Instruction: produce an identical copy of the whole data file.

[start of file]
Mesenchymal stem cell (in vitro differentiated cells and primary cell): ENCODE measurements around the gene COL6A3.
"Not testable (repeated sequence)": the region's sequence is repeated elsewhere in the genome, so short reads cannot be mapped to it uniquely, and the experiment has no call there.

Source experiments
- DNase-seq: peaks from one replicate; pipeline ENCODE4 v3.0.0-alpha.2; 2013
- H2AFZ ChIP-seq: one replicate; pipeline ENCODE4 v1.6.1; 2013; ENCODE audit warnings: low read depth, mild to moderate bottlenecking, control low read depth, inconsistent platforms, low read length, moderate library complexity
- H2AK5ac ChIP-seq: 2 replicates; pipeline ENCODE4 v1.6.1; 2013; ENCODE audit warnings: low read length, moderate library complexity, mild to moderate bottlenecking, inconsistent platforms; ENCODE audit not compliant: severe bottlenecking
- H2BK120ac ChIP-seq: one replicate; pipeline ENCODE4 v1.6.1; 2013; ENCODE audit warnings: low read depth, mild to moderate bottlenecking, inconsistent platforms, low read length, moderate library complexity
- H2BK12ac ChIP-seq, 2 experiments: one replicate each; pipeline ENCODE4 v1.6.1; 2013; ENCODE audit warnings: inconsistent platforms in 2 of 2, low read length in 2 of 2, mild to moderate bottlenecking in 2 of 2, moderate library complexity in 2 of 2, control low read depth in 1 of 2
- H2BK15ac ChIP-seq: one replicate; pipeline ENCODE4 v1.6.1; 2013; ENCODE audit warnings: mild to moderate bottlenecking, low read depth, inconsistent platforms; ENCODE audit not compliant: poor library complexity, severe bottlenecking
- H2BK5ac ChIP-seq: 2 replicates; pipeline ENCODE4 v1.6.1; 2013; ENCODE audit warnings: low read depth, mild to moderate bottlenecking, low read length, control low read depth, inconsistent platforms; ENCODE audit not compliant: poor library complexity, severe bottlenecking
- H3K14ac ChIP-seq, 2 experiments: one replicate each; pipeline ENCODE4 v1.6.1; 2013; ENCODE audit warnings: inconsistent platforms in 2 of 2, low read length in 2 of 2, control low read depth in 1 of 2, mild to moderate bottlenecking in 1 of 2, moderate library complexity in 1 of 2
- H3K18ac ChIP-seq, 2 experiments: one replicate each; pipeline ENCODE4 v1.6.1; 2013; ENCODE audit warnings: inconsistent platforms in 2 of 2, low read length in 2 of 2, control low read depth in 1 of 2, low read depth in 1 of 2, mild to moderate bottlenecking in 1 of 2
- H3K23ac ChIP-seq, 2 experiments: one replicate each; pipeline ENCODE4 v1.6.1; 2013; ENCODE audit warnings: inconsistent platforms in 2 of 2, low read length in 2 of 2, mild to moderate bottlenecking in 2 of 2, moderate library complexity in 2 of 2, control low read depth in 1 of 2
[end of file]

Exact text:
Mesenchymal stem cell (in vitro differentiated cells and primary cell): ENCODE measurements around the gene COL6A3.
"Not testable (repeated sequence)": the region's sequence is repeated elsewhere in the genome, so short reads cannot be mapped to it uniquely, and the experiment has no call there.

Source experiments
- DNase-seq: peaks from one replicate; pipeline ENCODE4 v3.0.0-alpha.2; 2013
- H2AFZ ChIP-seq: one replicate; pipeline ENCODE4 v1.6.1; 2013; ENCODE audit warnings: low read depth, mild to moderate bottlenecking, control low read depth, inconsistent platforms, low read length, moderate library complexity
- H2AK5ac ChIP-seq: 2 replicates; pipeline ENCODE4 v1.6.1; 2013; ENCODE audit warnings: low read length, moderate library complexity, mild to moderate bottlenecking, inconsistent platforms; ENCODE audit not compliant: severe bottlenecking
- H2BK120ac ChIP-seq: one replicate; pipeline ENCODE4 v1.6.1; 2013; ENCODE audit warnings: low read depth, mild to moderate bottlenecking, inconsistent platforms, low read length, moderate library complexity
- H2BK12ac ChIP-seq, 2 experiments: one replicate each; pipeline ENCODE4 v1.6.1; 2013; ENCODE audit warnings: inconsistent platforms in 2 of 2, low read length in 2 of 2, mild to moderate bottlenecking in 2 of 2, moderate library complexity in 2 of 2, control low read depth in 1 of 2
- H2BK15ac ChIP-seq: one replicate; pipeline ENCODE4 v1.6.1; 2013; ENCODE audit warnings: mild to moderate bottlenecking, low read depth, inconsistent platforms; ENCODE audit not compliant: poor library complexity, severe bottlenecking
- H2BK5ac ChIP-seq: 2 replicates; pipeline ENCODE4 v1.6.1; 2013; ENCODE audit warnings: low read depth, mild to moderate bottlenecking, low read length, control low read depth, inconsistent platforms; ENCODE audit not compliant: poor library complexity, severe bottlenecking
- H3K14ac ChIP-seq, 2 experiments: one replicate each; pipeline ENCODE4 v1.6.1; 2013; ENCODE audit warnings: inconsistent platforms in 2 of 2, low read length in 2 of 2, control low read depth in 1 of 2, mild to moderate bottlenecking in 1 of 2, moderate library complexity in 1 of 2
- H3K18ac ChIP-seq, 2 experiments: one replicate each; pipeline ENCODE4 v1.6.1; 2013; ENCODE audit warnings: inconsistent platforms in 2 of 2, low read length in 2 of 2, control low read depth in 1 of 2, low read depth in 1 of 2, mild to moderate bottlenecking in 1 of 2
- H3K23ac ChIP-seq, 2 experiments: one replicate each; pipeline ENCODE4 v1.6.1; 2013; ENCODE audit warnings: inconsistent platforms in 2 of 2, low read length in 2 of 2, mild to moderate bottlenecking in 2 of 2, moderate library complexity in 2 of 2, control low read depth in 1 of 2